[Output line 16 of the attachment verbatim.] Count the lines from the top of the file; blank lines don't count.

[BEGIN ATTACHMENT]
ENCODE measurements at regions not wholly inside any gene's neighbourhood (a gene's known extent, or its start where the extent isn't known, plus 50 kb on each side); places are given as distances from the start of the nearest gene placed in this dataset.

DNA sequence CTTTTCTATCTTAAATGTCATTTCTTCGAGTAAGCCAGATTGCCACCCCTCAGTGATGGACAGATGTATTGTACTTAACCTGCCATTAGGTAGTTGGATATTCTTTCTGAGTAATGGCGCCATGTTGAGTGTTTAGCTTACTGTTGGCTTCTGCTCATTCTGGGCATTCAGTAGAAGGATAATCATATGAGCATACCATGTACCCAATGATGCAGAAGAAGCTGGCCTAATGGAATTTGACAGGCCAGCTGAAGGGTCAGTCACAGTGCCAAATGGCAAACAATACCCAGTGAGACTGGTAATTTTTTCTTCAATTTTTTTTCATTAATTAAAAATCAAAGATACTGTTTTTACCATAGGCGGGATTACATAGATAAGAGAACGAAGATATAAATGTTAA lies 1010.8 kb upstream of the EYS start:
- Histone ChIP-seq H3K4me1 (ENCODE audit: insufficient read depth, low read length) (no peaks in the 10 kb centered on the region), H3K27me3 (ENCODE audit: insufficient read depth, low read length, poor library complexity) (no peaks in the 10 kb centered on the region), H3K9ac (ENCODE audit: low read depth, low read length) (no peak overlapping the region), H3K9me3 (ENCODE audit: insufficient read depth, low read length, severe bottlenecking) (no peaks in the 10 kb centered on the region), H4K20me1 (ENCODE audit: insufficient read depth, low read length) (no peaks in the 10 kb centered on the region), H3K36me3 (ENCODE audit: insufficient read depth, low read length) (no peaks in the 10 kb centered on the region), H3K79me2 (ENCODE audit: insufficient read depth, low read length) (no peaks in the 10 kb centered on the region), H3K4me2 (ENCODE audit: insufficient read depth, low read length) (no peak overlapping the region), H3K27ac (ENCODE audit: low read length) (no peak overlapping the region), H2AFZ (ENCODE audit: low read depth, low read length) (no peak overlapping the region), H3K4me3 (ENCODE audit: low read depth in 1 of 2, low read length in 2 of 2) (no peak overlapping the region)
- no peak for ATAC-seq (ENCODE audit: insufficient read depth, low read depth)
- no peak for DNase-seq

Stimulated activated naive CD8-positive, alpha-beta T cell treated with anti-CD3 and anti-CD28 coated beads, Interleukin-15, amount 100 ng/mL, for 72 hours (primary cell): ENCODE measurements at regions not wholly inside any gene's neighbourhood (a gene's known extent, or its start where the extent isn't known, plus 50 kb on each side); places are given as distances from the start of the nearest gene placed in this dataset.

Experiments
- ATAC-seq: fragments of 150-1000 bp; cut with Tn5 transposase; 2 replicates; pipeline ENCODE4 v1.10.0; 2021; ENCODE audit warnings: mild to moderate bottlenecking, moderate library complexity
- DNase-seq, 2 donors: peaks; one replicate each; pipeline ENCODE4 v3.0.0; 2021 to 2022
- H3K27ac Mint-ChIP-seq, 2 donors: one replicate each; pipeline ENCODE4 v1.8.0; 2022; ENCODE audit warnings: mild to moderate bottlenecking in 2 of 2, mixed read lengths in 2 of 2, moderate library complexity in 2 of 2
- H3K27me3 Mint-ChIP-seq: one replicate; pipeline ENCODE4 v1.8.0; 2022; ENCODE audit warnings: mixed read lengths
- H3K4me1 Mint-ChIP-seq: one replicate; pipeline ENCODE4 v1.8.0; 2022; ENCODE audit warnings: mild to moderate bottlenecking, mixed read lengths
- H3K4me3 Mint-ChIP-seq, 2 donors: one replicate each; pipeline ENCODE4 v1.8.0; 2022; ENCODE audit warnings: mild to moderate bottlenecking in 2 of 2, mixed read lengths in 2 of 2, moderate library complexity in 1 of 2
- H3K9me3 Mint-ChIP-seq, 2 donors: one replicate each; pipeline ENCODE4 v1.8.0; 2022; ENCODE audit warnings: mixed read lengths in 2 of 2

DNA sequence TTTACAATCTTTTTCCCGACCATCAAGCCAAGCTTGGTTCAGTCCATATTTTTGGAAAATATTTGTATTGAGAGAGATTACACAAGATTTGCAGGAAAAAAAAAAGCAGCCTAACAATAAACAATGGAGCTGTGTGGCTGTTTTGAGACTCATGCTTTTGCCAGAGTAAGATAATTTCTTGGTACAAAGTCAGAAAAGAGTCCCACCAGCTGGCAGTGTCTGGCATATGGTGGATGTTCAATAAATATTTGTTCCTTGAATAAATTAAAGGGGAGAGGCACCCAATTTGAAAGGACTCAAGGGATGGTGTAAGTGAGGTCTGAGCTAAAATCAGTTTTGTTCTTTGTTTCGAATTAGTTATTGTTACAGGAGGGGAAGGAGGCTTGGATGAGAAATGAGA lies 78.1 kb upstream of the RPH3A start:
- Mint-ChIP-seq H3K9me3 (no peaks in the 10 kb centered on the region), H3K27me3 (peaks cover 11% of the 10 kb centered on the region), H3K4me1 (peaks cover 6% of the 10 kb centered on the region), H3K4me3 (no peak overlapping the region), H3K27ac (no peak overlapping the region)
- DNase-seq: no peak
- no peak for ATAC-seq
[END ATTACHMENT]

- Mint-ChIP-seq H3K9me3 (no peaks in the 10 kb centered on the region), H3K27me3 (peaks cover 11% of the 10 kb centered on the region), H3K4me1 (peaks cover 6% of the 10 kb centered on the region), H3K4me3 (no peak overlapping the region), H3K27ac (no peak overlapping the region)